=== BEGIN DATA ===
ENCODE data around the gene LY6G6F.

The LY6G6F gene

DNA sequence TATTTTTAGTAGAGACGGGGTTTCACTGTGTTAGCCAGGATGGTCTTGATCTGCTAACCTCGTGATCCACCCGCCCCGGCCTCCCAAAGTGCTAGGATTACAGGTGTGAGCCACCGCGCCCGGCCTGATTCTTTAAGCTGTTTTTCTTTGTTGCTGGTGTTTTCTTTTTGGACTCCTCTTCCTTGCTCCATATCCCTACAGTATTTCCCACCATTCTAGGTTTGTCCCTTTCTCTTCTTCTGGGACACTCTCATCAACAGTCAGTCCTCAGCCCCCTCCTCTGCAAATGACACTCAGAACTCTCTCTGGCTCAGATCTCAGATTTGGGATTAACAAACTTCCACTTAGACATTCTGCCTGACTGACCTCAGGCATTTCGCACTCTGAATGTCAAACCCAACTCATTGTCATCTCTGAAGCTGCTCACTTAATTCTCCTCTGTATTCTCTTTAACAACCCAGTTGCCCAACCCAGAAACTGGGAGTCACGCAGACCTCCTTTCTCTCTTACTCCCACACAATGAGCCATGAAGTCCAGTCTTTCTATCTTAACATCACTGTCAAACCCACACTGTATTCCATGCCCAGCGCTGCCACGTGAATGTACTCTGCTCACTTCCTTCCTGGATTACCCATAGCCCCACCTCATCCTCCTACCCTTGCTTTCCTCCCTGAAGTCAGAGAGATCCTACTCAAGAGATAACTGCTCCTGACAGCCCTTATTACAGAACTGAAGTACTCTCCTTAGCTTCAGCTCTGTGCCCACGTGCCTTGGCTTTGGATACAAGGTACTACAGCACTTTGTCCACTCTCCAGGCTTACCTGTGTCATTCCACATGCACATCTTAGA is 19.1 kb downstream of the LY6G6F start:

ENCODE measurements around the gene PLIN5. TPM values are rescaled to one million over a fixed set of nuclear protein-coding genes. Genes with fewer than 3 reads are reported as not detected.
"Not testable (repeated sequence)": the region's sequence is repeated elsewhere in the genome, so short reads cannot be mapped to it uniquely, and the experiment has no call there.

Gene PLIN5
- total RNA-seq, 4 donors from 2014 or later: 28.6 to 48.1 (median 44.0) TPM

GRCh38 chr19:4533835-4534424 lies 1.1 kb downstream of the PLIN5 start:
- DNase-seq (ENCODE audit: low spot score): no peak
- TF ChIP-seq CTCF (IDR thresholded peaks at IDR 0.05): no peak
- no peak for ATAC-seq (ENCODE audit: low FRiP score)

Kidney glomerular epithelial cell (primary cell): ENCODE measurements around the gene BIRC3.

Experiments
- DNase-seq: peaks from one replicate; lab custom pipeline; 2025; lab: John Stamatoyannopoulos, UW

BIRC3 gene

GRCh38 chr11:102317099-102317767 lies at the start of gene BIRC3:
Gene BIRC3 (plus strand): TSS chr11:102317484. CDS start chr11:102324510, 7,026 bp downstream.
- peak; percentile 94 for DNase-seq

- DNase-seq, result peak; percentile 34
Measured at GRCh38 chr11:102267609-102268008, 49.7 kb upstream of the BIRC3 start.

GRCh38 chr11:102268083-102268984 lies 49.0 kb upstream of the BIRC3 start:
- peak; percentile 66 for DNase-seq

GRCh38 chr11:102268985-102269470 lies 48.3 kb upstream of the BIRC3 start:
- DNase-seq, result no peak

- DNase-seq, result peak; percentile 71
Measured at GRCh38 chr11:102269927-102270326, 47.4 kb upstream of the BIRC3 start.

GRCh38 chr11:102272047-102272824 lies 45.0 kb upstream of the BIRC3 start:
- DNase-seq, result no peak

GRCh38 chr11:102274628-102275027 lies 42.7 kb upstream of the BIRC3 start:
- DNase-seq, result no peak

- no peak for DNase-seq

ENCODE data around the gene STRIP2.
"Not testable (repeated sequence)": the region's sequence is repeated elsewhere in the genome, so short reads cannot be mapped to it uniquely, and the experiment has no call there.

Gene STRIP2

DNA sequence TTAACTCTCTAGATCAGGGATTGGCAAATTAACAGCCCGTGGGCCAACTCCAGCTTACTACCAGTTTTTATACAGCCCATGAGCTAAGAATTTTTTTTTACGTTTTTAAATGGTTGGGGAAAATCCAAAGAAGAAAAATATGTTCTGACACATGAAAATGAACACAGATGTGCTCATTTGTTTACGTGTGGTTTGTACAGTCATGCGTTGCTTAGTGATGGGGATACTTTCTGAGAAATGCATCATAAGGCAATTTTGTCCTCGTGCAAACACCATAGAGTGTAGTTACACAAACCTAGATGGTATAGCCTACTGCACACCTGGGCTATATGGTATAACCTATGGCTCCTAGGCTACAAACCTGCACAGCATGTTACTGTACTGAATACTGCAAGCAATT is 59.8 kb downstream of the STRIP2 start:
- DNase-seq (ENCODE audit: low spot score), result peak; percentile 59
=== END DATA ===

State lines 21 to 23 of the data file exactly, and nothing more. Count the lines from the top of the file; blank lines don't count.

GRCh38 chr11:102268083-102268984 lies 49.0 kb upstream of the BIRC3 start:
- peak; percentile 66 for DNase-seq

GRCh38 chr11:102268985-102269470 lies 48.3 kb upstream of the BIRC3 start: